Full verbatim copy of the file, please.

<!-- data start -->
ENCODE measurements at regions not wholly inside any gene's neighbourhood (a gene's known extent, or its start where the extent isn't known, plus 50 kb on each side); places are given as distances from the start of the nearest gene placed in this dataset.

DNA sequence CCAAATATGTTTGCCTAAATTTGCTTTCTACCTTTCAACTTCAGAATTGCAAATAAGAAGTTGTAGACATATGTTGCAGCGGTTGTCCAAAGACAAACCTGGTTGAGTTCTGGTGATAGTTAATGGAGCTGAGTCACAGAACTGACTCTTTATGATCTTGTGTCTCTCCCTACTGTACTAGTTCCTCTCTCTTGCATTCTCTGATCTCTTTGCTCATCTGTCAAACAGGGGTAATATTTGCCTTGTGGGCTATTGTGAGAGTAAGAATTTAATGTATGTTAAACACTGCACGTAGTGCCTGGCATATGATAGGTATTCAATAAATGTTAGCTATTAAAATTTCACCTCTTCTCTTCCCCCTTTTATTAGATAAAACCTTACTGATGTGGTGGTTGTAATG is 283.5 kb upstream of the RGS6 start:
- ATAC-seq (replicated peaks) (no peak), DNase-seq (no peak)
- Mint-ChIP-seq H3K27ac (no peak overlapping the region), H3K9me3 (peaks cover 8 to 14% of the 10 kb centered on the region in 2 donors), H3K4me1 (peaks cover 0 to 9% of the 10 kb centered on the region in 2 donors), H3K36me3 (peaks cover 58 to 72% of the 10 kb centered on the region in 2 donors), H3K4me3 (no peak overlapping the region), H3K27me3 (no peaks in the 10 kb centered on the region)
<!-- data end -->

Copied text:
ENCODE measurements at regions not wholly inside any gene's neighbourhood (a gene's known extent, or its start where the extent isn't known, plus 50 kb on each side); places are given as distances from the start of the nearest gene placed in this dataset.

DNA sequence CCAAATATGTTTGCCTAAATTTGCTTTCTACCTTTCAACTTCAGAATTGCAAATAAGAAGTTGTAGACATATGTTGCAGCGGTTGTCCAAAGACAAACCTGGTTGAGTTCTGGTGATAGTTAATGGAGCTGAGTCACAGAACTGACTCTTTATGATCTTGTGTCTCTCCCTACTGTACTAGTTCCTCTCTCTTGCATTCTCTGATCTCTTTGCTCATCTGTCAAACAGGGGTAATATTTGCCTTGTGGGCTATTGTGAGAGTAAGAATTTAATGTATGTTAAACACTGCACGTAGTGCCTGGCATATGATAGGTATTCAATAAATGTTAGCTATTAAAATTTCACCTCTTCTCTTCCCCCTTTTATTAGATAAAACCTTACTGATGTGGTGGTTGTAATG is 283.5 kb upstream of the RGS6 start:
- ATAC-seq (replicated peaks) (no peak), DNase-seq (no peak)
- Mint-ChIP-seq H3K27ac (no peak overlapping the region), H3K9me3 (peaks cover 8 to 14% of the 10 kb centered on the region in 2 donors), H3K4me1 (peaks cover 0 to 9% of the 10 kb centered on the region in 2 donors), H3K36me3 (peaks cover 58 to 72% of the 10 kb centered on the region in 2 donors), H3K4me3 (no peak overlapping the region), H3K27me3 (no peaks in the 10 kb centered on the region)